Literature is the reflection of a communal mind of any nation and Seraiki poetry is an excellent example of this phenomenon, shares Dr Nukhba Taj Langah, chairperson of the Seraiki National Party. Langah is passionate about the struggle for an empowered Seraikistan which she inherited from her father late Taj Muhammad Langah. She moderated the LLF session titled ‘Reflections of Seraiki Literature’ with Ashiq Buzdar, Riffat Abbas and Rana Mahboob Akhtar. The hall was packed to capacity comprising mostly the Seraiki students enrolled in different academic institutions of Lahore.
During the session, Langah summed up that more than 90 per cent of the poetry produced by Seraiki poets is about resistance. And there is a reason behind this. The Seraikis have been slaves for more than 5000 years and they have expressed the tyranny of oppressors and their own helplessness through literature — whether it is poetry or prose. She points out that sense of deprivation and pangs of separation can be found in different genres of Seraiki poetry. For example maahiye, dohray and kaafis express these feelings in a unique way.
Saen Ashiq Buzdar from Rajan Pur Meher Wala, who is a very popular Seraiki nationalist and resistant poet, recited his famous poem Assan Qaidi Takht Lahore De amid applause at the LLF. Even the school-going kids in the region know this poem by heart which talks volumes of the atrocities of the Punjabi establishment. Buzdar says he has been organising the Seraiki Mela for the last 28 years and can easily claim that Seraiki literature is far richer than the literature in other local languages. “We belong to the Indus Valley civilisation. Our forefathers were highly civilised and educated at times when the rest of the world was struggling to even crawl.’’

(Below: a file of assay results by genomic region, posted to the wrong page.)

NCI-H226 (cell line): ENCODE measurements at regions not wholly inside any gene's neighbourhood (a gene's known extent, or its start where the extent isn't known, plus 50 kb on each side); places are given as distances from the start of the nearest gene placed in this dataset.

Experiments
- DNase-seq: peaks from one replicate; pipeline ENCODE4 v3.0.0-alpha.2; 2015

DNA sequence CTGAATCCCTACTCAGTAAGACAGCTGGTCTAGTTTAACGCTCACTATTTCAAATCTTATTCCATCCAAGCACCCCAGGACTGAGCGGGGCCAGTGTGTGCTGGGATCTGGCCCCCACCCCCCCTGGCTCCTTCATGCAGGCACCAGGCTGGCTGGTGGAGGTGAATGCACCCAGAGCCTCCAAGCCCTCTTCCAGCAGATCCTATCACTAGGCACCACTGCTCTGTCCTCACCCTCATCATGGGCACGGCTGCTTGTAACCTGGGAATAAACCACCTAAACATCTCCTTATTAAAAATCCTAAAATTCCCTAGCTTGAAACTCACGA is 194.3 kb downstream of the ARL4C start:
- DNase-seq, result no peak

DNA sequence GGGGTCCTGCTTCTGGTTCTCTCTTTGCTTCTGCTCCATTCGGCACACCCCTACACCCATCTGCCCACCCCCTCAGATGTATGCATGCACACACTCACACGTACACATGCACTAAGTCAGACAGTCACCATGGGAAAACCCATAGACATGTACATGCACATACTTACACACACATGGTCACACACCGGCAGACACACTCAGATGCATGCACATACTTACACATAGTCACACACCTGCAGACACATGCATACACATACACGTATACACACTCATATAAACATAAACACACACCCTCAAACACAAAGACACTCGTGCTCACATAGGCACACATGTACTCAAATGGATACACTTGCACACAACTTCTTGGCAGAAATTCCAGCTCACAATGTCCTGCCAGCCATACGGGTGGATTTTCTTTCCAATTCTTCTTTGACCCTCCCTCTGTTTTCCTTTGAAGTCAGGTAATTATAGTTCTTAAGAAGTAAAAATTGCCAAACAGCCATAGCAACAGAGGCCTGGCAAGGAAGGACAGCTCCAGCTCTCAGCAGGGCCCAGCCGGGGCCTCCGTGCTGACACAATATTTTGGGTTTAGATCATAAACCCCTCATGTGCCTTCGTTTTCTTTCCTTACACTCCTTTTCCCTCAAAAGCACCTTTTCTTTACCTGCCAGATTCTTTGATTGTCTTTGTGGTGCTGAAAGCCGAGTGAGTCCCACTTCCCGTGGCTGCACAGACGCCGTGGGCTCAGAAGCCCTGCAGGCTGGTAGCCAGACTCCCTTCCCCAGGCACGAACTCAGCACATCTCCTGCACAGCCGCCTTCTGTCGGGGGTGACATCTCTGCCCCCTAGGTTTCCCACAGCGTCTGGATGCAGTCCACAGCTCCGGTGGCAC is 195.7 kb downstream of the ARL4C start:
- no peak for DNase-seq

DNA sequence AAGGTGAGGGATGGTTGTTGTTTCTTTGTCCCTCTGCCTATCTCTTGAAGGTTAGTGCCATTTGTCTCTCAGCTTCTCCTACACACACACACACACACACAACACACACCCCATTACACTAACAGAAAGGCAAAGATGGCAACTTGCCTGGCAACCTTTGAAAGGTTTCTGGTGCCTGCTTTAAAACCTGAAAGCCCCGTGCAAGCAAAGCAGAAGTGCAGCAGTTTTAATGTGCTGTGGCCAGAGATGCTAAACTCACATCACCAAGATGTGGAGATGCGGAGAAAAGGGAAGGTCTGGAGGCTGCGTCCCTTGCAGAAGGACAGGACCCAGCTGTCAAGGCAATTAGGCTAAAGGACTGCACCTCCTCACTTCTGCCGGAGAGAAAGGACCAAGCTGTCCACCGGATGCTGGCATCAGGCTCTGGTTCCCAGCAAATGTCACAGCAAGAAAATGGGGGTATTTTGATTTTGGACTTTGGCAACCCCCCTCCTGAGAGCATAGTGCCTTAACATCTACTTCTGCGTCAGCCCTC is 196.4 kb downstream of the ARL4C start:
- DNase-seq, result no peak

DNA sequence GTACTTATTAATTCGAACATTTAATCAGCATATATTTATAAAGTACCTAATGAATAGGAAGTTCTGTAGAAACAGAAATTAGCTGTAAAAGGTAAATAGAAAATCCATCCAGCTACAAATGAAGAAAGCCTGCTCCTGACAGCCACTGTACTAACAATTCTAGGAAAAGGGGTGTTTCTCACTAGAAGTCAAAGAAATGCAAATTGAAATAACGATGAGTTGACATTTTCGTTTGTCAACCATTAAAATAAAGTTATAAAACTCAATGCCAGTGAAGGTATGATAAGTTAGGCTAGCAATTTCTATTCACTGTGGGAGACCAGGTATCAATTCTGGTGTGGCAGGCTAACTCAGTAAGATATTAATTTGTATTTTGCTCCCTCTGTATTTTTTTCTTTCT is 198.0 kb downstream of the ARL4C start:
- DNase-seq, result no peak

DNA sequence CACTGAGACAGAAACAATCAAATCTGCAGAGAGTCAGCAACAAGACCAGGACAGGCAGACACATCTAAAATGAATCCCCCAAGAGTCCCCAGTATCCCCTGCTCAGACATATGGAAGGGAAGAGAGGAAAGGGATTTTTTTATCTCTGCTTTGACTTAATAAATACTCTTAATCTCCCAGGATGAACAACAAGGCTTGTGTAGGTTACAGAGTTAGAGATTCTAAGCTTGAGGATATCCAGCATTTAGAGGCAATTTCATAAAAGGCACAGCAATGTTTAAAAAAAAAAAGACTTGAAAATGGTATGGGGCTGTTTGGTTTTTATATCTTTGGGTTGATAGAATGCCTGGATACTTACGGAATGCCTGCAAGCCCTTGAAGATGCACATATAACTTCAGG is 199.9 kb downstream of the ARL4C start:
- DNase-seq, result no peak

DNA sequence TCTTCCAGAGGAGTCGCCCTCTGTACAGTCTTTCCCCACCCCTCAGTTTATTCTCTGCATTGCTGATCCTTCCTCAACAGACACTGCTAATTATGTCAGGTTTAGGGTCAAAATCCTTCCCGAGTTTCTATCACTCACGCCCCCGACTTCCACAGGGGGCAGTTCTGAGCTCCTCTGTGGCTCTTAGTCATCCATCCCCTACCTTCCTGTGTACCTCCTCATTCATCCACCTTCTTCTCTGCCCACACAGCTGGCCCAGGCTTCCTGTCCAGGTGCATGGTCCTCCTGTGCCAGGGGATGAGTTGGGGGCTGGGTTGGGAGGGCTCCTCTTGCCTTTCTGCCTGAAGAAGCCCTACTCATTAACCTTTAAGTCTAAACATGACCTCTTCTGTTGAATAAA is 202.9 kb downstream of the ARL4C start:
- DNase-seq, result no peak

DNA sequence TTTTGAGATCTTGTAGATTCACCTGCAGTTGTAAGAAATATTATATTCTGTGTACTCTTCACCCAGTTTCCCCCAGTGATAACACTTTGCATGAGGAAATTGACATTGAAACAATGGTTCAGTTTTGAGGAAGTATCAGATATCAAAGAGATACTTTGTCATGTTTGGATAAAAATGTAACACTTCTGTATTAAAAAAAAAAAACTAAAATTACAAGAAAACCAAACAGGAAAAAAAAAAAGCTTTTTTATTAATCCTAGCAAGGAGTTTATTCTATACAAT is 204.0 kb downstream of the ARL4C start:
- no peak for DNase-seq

Buzdar proudly claims that Seraiki literature published over the last two years is more than that published in any other Pakistani language. The Academy of Letters has also confirmed this. Folk tales, songs, ballads, marsias, novels, poems, travelogues etc have all been produced in abundance over this time.
Also read: Jazz notes from Bombay and Karachi
Riffat Abbas, a popular Seraiki poet and intellectual, terms kafi the gem of Seraiki poetry. The great Sufi Saints Baba Bulleh Shah, Sachal Sarmast, Shah Hussain etc. had written kafis which gave the concept of religion which taught love for the mankind. Today the maulvi, the establishment and the state uses religion to exploit people and invaders from Arab, Iran and Afghanistan have interpreted it differently.
Rana Mahboob Akhtar, a journalist and intellectual from Seraiki Wasaib, dispelled the impression that Seraiki is just a dialect of Punjabi rather than a complete language. “If it had been a dialect, Seraiki would have been a thing of past by now.”